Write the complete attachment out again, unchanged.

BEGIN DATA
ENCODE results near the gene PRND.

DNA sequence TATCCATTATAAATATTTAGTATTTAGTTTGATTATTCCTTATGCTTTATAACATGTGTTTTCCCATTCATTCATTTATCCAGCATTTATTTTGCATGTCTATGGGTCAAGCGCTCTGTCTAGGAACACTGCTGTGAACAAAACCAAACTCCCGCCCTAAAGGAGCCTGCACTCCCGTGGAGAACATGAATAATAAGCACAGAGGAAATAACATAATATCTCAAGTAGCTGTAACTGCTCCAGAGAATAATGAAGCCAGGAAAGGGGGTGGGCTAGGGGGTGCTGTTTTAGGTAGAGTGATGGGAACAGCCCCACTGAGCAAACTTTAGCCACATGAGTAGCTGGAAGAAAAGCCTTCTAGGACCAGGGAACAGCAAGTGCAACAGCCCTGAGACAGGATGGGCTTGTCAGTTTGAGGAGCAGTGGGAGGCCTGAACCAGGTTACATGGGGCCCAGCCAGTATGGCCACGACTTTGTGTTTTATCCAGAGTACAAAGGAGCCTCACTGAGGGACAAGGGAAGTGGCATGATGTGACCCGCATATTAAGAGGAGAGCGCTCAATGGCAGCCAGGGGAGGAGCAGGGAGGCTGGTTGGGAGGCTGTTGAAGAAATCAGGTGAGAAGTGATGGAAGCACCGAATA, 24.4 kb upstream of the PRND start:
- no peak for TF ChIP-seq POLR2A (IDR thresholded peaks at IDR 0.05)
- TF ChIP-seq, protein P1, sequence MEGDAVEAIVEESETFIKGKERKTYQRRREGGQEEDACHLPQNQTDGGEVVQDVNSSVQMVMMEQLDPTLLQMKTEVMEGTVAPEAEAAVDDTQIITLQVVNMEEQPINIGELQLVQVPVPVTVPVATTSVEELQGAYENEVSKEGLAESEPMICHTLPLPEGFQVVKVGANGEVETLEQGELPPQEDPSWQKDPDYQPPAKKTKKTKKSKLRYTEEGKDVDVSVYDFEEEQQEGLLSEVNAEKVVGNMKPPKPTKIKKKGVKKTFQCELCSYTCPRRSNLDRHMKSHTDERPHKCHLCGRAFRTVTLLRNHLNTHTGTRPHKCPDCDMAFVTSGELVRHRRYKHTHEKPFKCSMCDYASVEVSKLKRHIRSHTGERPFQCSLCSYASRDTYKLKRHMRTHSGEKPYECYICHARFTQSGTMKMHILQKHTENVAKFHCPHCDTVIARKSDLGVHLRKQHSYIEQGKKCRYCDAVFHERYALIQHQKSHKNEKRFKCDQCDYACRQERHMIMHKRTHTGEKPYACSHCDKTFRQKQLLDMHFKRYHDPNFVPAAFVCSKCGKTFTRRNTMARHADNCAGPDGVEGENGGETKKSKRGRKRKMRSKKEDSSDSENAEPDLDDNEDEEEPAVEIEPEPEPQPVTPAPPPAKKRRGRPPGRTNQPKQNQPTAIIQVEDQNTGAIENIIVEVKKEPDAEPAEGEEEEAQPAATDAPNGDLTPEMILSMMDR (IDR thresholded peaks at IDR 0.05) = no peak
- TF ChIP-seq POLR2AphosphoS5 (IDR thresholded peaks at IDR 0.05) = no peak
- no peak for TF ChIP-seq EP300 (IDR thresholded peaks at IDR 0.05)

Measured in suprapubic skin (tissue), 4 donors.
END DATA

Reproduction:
ENCODE results near the gene PRND.

DNA sequence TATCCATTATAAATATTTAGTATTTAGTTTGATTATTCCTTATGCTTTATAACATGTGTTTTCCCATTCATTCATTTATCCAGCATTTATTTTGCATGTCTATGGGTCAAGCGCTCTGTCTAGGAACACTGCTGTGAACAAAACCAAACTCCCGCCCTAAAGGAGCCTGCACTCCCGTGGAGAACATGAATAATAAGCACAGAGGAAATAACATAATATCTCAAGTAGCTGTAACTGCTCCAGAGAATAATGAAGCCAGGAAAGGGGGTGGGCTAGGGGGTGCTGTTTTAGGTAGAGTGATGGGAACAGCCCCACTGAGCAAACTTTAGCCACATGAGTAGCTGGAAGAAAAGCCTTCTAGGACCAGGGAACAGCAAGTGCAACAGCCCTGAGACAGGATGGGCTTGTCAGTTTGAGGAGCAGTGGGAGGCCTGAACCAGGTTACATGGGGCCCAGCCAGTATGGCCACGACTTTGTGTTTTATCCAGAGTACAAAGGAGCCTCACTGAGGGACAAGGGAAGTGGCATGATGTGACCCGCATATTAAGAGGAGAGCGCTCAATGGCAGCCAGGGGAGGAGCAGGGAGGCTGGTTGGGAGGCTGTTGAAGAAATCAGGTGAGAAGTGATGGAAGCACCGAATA, 24.4 kb upstream of the PRND start:
- no peak for TF ChIP-seq POLR2A (IDR thresholded peaks at IDR 0.05)
- TF ChIP-seq, protein P1, sequence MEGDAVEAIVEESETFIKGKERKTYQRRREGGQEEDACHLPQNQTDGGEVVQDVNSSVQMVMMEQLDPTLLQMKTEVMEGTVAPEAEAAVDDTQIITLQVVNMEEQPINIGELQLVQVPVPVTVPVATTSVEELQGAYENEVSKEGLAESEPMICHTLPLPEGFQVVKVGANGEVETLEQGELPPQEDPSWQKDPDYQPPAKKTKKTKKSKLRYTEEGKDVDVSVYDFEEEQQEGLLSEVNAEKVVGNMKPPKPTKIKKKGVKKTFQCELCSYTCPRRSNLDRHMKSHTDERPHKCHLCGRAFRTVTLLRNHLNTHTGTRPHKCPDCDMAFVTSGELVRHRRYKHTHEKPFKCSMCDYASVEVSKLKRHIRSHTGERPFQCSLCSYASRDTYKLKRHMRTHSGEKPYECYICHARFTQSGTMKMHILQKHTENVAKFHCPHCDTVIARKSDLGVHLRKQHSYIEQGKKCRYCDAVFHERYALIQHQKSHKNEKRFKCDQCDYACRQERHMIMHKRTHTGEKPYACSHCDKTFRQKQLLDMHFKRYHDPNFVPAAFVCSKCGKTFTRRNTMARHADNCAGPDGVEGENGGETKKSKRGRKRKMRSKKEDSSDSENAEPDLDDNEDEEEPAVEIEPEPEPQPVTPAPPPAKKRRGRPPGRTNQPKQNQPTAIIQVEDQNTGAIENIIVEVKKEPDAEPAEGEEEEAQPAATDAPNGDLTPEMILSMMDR (IDR thresholded peaks at IDR 0.05) = no peak
- TF ChIP-seq POLR2AphosphoS5 (IDR thresholded peaks at IDR 0.05) = no peak
- no peak for TF ChIP-seq EP300 (IDR thresholded peaks at IDR 0.05)

Measured in suprapubic skin (tissue), 4 donors.